Kentucky Coach John Calipari wasn’t the answer man at Thursday’s news conference. He was the question man.
Two of his questions were:
1. Why does Kentucky play these late games?
Calipari was referring to UK’s game against Kansas, which started about 10 p.m. EST.
Calipari said he got home at 3:20 a.m. EST. The players went to class Wednesday morning.
“I wouldn’t have gone to class,” he said. “You couldn’t have dragged me out of bed (after) four hours and then said, ‘OK, get up and go to class.’”
When it was suggested that Kentucky and other college teams could dictate starting times by simply taking less TV money, Calipari joked (?), “I would do it just as long as they don’t cut my pay. I think it’s a great idea.”
2. Why is Kentucky playing on Fridays? The game against East Tennessee State will be the fifth straight Friday that Kentucky is playing a scrimmage, exhibition or game.
“We don’t have time to do all the stuff we’ve got to do,” Calipari said. “I’m just kind of picking and choosing ‘Let’s work on it.’”
The game against East Tennessee State will be the fourth time UK plays in eight days amid a stretch of seven contests in 17 days.
Both questions referenced the amount of improvement Kentucky wants to make — and needs to make — to be a national contender.
Of the work the Cats must do, Calipari again mentioned going over late-game situations. With what amounts to a freshman team, close games against Vermont (a victory) and Kansas (a loss) may prove to be the norm rather than the exception this season.
“I’ve just got to teach them how to win close games,” Calipari said. Toward that end, he said he would show the players the last four minutes of the game against Kansas. “So they can see it, and I can talk them through what was good and what wasn’t good,” he said.
Kentucky will also need to work on limiting turnovers. UK had 18 turnovers against Kansas. Some Calipari attributed to poor spacing on the floor, others to “making the hardest play” rather than the fundamentally sound play.
Calipari also said he hopes Kevin Knox can add another option to his offensive game.
An increasingly familiar theme — winning basketball — got another airing. Calipari reduced it to a few fundamentals: 1. stay in front of your man; 2. see the ball so you can be in position to help defend; 3. block out and rebound; 4. run hard in transition, and if a scoring opportunity isn’t readily available, work to get a shot that teammates will be in position to rebound or work to draw a foul.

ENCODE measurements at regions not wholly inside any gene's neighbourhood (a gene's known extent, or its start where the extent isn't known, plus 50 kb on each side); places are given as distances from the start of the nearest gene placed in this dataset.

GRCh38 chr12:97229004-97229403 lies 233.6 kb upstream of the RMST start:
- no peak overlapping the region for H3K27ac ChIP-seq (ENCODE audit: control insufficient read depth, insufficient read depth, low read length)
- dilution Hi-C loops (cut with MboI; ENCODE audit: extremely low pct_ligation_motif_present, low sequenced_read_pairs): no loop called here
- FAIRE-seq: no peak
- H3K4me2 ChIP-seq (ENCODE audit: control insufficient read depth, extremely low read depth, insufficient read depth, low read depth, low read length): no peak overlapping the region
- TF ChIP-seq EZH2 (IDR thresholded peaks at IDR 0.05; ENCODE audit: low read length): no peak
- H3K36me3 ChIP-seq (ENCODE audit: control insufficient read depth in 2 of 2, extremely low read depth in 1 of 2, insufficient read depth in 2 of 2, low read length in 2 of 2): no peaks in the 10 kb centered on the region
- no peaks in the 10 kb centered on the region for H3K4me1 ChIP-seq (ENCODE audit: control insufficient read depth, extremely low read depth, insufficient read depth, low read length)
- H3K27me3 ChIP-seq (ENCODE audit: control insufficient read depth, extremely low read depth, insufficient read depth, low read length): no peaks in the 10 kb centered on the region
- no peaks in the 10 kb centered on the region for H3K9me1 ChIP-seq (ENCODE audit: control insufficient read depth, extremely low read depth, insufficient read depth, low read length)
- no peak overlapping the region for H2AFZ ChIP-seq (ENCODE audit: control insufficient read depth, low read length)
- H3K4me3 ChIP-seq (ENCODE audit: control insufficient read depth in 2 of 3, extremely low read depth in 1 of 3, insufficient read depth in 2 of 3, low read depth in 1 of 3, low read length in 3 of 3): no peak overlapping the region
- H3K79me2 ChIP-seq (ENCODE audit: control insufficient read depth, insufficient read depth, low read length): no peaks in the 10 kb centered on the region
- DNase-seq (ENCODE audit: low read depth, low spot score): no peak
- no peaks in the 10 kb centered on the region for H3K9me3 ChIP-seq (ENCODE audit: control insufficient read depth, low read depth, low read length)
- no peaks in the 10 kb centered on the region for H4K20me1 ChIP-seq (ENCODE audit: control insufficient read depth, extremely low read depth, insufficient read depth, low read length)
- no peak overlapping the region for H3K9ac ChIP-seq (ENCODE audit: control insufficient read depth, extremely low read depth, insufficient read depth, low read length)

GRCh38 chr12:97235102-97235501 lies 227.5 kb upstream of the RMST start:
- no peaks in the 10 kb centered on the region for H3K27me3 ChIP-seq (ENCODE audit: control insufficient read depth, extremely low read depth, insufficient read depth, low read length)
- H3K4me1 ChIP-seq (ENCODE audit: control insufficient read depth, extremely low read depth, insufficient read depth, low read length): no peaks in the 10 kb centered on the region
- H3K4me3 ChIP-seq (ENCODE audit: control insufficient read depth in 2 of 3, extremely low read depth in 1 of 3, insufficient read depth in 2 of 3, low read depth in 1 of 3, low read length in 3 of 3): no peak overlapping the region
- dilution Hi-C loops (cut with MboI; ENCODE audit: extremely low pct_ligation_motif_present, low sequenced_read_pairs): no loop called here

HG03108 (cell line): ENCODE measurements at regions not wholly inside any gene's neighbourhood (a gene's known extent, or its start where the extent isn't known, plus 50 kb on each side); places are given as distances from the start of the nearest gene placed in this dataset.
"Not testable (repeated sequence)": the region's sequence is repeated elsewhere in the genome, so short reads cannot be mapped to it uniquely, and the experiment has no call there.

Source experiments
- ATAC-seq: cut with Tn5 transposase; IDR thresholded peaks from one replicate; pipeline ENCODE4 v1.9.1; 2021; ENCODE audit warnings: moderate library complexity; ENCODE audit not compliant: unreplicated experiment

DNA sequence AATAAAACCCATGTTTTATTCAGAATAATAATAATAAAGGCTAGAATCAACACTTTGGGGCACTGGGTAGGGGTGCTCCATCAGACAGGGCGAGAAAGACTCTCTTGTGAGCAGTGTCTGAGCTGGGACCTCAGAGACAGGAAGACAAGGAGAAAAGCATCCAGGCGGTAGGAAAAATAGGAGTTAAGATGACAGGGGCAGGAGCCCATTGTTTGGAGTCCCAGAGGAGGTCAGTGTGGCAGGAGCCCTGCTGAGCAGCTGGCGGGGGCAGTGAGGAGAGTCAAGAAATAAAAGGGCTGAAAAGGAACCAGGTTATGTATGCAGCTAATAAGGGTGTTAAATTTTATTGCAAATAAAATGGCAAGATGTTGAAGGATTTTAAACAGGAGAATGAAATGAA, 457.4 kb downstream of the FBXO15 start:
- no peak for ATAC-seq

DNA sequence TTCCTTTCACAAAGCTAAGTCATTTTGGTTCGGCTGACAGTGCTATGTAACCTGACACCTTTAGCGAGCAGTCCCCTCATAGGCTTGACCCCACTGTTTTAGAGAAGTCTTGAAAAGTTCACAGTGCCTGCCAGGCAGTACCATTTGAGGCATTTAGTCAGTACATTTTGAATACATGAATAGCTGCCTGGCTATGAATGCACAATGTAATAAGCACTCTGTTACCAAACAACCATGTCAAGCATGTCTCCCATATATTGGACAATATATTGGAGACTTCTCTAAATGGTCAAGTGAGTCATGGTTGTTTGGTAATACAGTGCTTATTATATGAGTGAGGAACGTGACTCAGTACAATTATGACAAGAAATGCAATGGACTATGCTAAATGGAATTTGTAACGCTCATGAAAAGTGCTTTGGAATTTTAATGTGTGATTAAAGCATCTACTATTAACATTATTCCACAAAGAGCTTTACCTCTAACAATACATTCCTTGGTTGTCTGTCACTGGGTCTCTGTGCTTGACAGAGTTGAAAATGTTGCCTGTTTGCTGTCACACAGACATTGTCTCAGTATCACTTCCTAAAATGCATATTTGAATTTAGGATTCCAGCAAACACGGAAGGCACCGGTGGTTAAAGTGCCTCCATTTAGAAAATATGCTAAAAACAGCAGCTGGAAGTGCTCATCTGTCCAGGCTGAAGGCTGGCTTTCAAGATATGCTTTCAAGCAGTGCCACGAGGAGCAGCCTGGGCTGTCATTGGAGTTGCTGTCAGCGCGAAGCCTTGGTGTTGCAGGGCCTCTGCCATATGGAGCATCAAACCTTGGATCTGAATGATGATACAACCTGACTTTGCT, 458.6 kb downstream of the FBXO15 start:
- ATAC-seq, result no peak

“How about we get that down,” Calipari said. “Then we worry about all the other (stuff).”
Returning to Tuesday’s loss to Kansas, Calipari said, “I thought we could have gotten a better shot a couple times down (the court). And I think we looked a little disorganized. Guess what? We were.”
Calipari accentuated the positive: the Kansas game was a one-possession game inside the final 30 seconds.
“I kind of felt we were going to get smashed up there,” he said, “and at the beginning of the game, a lot of people thought we were going to get smashed up there.”
Calipari took solace in how Kentucky kept competing even though it trailed by double digits inside the first six minutes and by as much as six points midway through the second half.
“They didn’t wilt . . . ,” he said. “Good sign.”
A deadline is not looming on Kentucky’s need to improve. But it will loom.
“Hopefully, by January, we have everything to where we’re not perfect (but) we have an idea of how we’re playing to win.”
If UK’s freshmen need a model to follow, Calipari offered up Vermont.
“They didn’t blink . . . ,” he said. “They knew how they were going to get a shot. That’s a veteran team. They’ve been together three years. That’s what happens to a veteran team.
“We’ve got to teach that in a short period of time.”
East Tennessee State at Kentucky
When: 7 p.m.
TV: SEC Network
Radio: WLAP-AM 630, WBUL-FM 98.1
Records: ETSU 1-1, Kentucky 2-1
Series: Kentucky leads 4-0
Last meeting: Kentucky won 88-65 on Nov. 12, 2010, in Lexington.